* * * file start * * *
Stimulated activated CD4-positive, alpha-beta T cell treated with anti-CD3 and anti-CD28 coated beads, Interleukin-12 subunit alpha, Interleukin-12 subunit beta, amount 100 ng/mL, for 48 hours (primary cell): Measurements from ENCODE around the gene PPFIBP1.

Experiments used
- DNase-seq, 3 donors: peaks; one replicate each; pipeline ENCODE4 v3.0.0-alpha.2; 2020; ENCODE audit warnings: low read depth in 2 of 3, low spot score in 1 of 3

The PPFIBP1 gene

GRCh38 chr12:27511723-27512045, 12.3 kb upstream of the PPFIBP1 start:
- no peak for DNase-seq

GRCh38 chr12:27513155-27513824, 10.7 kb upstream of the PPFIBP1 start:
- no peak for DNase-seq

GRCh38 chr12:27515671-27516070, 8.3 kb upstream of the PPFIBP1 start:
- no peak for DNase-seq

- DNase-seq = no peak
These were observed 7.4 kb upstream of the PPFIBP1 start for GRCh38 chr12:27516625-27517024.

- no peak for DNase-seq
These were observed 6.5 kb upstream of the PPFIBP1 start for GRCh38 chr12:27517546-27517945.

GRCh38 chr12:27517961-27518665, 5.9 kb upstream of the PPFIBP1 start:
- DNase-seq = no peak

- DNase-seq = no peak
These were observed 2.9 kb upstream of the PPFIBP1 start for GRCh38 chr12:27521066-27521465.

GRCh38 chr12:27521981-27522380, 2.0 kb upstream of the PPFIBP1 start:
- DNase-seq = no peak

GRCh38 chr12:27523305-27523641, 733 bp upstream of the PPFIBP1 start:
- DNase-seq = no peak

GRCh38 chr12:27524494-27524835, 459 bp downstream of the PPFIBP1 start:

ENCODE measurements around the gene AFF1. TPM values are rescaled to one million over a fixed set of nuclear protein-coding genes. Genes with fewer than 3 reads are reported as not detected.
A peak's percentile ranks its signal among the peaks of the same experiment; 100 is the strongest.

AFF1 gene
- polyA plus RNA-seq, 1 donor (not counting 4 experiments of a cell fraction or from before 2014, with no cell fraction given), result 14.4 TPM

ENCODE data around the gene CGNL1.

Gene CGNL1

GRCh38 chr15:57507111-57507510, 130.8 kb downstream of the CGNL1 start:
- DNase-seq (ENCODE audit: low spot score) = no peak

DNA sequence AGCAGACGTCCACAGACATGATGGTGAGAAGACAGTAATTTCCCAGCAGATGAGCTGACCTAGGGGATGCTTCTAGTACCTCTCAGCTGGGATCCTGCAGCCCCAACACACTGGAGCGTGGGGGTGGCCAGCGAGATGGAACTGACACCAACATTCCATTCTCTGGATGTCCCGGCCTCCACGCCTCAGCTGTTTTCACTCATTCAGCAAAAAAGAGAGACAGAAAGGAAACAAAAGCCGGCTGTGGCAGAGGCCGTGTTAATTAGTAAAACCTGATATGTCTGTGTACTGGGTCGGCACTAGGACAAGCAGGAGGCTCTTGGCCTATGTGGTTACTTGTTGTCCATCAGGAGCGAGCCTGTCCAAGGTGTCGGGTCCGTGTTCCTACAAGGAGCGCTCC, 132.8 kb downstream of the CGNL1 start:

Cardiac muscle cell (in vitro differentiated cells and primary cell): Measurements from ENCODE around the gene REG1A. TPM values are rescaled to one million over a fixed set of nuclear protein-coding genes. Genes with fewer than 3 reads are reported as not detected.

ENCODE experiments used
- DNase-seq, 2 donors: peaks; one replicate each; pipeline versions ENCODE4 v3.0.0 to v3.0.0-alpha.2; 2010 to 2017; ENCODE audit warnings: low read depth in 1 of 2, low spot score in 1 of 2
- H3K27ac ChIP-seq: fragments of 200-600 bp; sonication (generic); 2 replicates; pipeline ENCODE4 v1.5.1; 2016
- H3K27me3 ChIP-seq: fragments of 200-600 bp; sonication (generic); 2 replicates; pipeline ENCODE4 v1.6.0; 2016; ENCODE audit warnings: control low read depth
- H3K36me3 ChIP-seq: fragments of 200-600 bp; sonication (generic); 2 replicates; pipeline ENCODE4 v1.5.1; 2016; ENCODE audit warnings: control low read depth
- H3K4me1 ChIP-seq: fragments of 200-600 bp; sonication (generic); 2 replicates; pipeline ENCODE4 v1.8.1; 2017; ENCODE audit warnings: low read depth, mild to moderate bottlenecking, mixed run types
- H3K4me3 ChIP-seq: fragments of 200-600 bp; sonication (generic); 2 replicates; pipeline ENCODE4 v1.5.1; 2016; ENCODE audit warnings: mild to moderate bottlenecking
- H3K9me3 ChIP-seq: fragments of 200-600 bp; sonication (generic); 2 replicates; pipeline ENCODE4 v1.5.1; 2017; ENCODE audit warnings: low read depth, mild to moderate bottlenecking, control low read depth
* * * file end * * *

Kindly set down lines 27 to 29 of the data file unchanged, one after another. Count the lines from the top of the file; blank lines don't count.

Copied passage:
- polyA plus RNA-seq, 1 donor (not counting 4 experiments of a cell fraction or from before 2014, with no cell fraction given), result 14.4 TPM

ENCODE data around the gene CGNL1.

Gene CGNL1